Image: Dwight Look College of Engineering
Fully automated vehicles should hit the nation’s roads as early as 2018, but an automated research car is cruising the Texas A&M University campus today.
The Zachry Department of Civil Engineering is using the car to study interactions between regular vehicles, connected vehicles, automated vehicles and pedestrians, as well as effects on congestion, safety, emissions and energy consumption.
“There will be a wealth of possible changes to foresee and acclimate ourselves to before automated vehicles can fully integrate,” Alireza Talebpour, an assistant professor, said.
Department Head Robin Autenrieth agreed. “How people move in the built environment has determined the design and orientation of buildings, roadways and most of urban and suburban developments,”’ Autenrieth said. “With the introduction of automated and connected vehicles, there could be significant change to the infrastructure beyond the obvious.”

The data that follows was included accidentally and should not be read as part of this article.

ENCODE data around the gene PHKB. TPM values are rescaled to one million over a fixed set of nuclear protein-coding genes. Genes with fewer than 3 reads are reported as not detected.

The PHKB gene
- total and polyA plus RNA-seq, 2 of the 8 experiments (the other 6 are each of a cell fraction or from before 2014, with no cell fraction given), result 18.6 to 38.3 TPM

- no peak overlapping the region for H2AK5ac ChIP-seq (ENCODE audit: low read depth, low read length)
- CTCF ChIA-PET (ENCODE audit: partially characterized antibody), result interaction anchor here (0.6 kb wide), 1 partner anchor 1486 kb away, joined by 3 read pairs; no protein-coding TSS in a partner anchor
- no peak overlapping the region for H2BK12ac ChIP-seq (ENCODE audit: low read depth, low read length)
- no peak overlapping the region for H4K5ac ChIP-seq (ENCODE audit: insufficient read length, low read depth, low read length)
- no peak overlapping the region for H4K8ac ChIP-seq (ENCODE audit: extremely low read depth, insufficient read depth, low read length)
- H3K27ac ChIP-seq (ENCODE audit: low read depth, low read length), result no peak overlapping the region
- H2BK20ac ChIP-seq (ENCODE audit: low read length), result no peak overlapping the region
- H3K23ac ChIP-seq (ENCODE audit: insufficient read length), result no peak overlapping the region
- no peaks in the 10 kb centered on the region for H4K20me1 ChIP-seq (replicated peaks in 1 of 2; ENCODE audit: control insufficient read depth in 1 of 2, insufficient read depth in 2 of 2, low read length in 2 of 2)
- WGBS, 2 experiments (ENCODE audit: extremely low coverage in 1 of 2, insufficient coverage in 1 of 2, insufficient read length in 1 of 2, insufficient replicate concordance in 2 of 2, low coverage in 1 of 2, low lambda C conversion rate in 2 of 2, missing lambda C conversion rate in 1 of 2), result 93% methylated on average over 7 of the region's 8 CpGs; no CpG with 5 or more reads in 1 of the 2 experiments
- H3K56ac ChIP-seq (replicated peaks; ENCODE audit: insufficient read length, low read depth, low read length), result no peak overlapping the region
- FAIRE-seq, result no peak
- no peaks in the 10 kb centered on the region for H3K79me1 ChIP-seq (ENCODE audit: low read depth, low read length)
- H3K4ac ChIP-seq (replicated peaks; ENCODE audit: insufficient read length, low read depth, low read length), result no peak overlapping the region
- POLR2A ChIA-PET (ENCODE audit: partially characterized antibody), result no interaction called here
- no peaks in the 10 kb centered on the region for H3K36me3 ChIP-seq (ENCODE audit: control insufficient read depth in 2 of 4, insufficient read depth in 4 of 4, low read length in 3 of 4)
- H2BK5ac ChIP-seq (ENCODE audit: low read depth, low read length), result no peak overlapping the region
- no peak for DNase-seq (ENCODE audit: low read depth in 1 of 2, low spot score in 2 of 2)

For example, automated vehicles may follow other vehicles more closely at distances that are unsafe for manned vehicles. Less congestion will reduce travel costs, which in turn may increase the number of travelers and affect how long roads and bridges will last
A major part of the research will focus on pattern recognition and data visualization, collected on campus. This should help to reveal the underlying behavioral patterns necessary for equipping automated vehicles to work safely and efficiently.
The Sterling Auto Group in Bryan donated the car to the research team. The Texas A&M University System and the Texas A&M Engineering Experiment Station provided start-up funding.
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